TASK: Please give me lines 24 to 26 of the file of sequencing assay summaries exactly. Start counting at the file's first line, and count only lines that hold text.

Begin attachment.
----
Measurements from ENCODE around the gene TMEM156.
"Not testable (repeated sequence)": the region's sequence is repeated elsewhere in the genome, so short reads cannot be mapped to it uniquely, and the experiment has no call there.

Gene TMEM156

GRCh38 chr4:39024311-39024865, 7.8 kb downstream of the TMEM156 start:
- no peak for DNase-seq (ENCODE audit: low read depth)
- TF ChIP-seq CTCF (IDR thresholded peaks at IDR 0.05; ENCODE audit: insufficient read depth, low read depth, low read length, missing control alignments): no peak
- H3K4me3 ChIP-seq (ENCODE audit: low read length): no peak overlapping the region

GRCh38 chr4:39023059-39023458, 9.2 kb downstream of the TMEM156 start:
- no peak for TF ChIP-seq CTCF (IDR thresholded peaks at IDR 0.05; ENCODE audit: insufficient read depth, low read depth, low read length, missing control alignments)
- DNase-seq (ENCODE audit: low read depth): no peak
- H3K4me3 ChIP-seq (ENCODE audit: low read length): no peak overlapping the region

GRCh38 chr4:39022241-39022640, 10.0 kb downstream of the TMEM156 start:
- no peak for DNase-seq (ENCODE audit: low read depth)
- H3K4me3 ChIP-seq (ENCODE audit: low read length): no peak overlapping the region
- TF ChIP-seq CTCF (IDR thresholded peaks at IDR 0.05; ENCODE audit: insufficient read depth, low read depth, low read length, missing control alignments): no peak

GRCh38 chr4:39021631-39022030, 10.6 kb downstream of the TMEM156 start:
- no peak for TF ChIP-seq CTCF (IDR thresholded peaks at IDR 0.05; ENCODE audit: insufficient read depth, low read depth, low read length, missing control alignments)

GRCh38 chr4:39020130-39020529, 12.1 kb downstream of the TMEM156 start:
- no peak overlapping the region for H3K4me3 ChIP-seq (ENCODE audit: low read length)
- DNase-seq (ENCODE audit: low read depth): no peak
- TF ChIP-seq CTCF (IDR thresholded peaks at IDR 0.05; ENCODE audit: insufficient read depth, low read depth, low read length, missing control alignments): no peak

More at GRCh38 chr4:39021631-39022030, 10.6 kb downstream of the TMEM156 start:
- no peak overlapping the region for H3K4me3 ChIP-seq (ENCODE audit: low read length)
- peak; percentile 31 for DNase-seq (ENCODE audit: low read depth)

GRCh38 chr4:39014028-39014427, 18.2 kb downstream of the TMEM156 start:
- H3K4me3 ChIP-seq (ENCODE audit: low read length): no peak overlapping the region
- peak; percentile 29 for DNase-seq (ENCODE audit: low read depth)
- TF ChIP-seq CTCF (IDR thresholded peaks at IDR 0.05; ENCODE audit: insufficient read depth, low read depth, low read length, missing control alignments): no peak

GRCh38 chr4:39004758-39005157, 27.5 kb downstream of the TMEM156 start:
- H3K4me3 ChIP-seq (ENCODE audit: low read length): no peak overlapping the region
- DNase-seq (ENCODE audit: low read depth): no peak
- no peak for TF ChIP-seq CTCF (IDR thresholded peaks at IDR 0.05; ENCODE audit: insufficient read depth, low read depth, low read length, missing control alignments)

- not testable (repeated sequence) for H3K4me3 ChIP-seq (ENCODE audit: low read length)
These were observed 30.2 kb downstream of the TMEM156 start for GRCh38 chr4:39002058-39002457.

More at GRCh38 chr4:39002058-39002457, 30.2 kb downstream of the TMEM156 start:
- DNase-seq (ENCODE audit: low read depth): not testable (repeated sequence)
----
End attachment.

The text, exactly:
- peak; percentile 31 for DNase-seq (ENCODE audit: low read depth)

GRCh38 chr4:39014028-39014427, 18.2 kb downstream of the TMEM156 start:
- H3K4me3 ChIP-seq (ENCODE audit: low read length): no peak overlapping the region